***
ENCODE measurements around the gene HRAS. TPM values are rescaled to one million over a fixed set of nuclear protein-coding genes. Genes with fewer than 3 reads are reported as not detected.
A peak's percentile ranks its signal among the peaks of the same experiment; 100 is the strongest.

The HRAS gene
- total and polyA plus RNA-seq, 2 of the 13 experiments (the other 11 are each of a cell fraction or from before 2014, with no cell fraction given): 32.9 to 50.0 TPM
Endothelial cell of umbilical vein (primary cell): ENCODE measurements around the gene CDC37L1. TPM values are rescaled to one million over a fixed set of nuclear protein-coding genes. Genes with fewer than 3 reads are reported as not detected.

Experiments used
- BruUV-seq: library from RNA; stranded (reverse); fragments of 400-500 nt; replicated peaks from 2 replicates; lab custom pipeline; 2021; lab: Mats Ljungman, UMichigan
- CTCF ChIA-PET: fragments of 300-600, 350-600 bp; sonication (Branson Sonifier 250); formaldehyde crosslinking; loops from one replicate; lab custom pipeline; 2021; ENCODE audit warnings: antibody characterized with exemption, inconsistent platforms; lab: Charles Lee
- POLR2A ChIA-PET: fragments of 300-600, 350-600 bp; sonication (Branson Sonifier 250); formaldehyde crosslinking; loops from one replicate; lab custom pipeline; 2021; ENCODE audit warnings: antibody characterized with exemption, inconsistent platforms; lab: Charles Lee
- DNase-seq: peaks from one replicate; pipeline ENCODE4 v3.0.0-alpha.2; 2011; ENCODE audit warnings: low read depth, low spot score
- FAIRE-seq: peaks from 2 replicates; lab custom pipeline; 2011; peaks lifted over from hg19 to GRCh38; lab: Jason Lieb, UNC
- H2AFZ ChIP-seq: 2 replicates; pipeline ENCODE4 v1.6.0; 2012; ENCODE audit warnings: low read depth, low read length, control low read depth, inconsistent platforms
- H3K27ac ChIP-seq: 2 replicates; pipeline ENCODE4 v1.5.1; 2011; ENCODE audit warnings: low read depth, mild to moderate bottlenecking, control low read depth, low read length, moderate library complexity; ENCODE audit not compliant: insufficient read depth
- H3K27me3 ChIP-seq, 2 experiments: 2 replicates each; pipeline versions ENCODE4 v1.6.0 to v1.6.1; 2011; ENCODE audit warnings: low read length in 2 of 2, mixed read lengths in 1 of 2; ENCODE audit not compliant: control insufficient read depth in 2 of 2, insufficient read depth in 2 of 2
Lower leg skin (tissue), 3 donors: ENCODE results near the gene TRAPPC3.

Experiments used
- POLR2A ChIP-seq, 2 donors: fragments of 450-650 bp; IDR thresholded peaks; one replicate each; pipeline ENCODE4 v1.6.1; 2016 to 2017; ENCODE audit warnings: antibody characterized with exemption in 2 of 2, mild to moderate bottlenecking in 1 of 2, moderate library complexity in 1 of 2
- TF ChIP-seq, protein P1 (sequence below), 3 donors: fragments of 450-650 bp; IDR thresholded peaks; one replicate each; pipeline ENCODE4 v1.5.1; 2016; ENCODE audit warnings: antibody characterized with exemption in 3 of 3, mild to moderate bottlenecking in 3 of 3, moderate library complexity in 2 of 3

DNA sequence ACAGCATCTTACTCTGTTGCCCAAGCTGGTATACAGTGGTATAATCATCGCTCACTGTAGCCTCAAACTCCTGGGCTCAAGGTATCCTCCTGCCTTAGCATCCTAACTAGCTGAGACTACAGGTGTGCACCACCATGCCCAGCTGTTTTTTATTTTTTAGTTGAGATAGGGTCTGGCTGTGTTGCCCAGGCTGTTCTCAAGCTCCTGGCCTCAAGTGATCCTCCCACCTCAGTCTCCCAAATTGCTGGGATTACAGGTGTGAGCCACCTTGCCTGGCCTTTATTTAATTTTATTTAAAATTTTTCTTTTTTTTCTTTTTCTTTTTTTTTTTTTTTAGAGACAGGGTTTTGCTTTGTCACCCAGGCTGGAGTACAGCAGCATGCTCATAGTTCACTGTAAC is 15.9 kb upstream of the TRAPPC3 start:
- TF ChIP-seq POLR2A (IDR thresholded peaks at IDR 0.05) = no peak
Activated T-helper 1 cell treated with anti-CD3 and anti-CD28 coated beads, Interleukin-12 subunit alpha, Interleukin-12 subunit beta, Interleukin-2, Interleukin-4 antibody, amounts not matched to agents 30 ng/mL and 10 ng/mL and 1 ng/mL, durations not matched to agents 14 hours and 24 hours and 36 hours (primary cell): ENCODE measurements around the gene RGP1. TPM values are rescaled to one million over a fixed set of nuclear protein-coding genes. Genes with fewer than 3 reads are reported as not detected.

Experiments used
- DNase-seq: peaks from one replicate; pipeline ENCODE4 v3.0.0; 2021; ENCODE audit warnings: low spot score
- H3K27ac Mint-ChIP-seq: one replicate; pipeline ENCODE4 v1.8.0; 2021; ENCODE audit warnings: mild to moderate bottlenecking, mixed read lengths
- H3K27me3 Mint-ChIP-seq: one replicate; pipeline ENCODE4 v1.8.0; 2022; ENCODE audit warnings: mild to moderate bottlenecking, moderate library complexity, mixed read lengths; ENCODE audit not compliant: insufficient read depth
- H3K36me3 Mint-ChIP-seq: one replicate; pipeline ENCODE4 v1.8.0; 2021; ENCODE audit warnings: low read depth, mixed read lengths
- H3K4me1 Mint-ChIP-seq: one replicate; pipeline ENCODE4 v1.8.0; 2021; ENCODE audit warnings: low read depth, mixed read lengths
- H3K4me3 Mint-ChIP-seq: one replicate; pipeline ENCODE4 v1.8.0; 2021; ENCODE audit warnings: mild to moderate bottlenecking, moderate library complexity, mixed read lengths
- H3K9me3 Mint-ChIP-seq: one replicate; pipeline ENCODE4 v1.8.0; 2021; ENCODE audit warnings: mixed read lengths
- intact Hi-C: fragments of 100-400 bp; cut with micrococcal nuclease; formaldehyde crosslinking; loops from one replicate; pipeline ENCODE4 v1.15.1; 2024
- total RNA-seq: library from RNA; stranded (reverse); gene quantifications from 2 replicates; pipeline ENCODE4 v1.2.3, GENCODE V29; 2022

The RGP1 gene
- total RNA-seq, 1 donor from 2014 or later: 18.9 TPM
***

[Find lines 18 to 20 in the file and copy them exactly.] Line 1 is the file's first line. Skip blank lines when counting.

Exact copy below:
- TF ChIP-seq, protein P1 (sequence below), 3 donors: fragments of 450-650 bp; IDR thresholded peaks; one replicate each; pipeline ENCODE4 v1.5.1; 2016; ENCODE audit warnings: antibody characterized with exemption in 3 of 3, mild to moderate bottlenecking in 3 of 3, moderate library complexity in 2 of 3

DNA sequence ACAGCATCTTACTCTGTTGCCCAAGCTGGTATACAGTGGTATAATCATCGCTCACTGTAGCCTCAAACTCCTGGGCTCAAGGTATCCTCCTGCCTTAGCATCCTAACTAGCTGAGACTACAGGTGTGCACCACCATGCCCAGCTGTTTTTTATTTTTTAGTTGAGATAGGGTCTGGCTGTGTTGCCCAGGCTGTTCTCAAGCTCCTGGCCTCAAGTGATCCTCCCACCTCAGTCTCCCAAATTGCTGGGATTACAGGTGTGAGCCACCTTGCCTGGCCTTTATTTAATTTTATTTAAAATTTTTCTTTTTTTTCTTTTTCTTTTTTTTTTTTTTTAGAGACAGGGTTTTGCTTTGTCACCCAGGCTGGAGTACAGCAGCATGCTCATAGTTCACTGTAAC is 15.9 kb upstream of the TRAPPC3 start:
- TF ChIP-seq POLR2A (IDR thresholded peaks at IDR 0.05) = no peak